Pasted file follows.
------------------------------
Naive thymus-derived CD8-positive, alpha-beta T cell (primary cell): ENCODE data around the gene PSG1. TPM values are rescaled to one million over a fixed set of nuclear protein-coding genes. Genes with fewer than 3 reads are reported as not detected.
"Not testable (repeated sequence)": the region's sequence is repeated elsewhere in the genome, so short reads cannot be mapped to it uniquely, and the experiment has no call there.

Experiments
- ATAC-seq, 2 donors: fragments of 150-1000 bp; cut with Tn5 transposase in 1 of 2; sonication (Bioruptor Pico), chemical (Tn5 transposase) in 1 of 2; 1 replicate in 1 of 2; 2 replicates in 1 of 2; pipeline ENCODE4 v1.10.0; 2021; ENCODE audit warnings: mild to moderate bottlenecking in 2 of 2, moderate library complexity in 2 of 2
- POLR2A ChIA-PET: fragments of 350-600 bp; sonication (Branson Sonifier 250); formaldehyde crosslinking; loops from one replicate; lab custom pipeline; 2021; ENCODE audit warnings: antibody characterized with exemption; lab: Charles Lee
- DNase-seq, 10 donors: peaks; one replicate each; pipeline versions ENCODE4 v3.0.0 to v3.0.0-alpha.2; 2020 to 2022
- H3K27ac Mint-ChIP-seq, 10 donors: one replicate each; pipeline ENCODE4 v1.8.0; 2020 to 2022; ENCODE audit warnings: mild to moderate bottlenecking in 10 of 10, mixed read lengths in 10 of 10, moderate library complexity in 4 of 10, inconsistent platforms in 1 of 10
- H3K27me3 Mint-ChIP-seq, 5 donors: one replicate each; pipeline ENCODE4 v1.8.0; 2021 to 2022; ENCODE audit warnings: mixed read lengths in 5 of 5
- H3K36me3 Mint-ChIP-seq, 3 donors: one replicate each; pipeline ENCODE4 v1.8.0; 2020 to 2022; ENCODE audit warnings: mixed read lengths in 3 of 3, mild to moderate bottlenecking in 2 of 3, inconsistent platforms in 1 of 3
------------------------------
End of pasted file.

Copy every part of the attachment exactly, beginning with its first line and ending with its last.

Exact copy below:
Naive thymus-derived CD8-positive, alpha-beta T cell (primary cell): ENCODE data around the gene PSG1. TPM values are rescaled to one million over a fixed set of nuclear protein-coding genes. Genes with fewer than 3 reads are reported as not detected.
"Not testable (repeated sequence)": the region's sequence is repeated elsewhere in the genome, so short reads cannot be mapped to it uniquely, and the experiment has no call there.

Experiments
- ATAC-seq, 2 donors: fragments of 150-1000 bp; cut with Tn5 transposase in 1 of 2; sonication (Bioruptor Pico), chemical (Tn5 transposase) in 1 of 2; 1 replicate in 1 of 2; 2 replicates in 1 of 2; pipeline ENCODE4 v1.10.0; 2021; ENCODE audit warnings: mild to moderate bottlenecking in 2 of 2, moderate library complexity in 2 of 2
- POLR2A ChIA-PET: fragments of 350-600 bp; sonication (Branson Sonifier 250); formaldehyde crosslinking; loops from one replicate; lab custom pipeline; 2021; ENCODE audit warnings: antibody characterized with exemption; lab: Charles Lee
- DNase-seq, 10 donors: peaks; one replicate each; pipeline versions ENCODE4 v3.0.0 to v3.0.0-alpha.2; 2020 to 2022
- H3K27ac Mint-ChIP-seq, 10 donors: one replicate each; pipeline ENCODE4 v1.8.0; 2020 to 2022; ENCODE audit warnings: mild to moderate bottlenecking in 10 of 10, mixed read lengths in 10 of 10, moderate library complexity in 4 of 10, inconsistent platforms in 1 of 10
- H3K27me3 Mint-ChIP-seq, 5 donors: one replicate each; pipeline ENCODE4 v1.8.0; 2021 to 2022; ENCODE audit warnings: mixed read lengths in 5 of 5
- H3K36me3 Mint-ChIP-seq, 3 donors: one replicate each; pipeline ENCODE4 v1.8.0; 2020 to 2022; ENCODE audit warnings: mixed read lengths in 3 of 3, mild to moderate bottlenecking in 2 of 3, inconsistent platforms in 1 of 3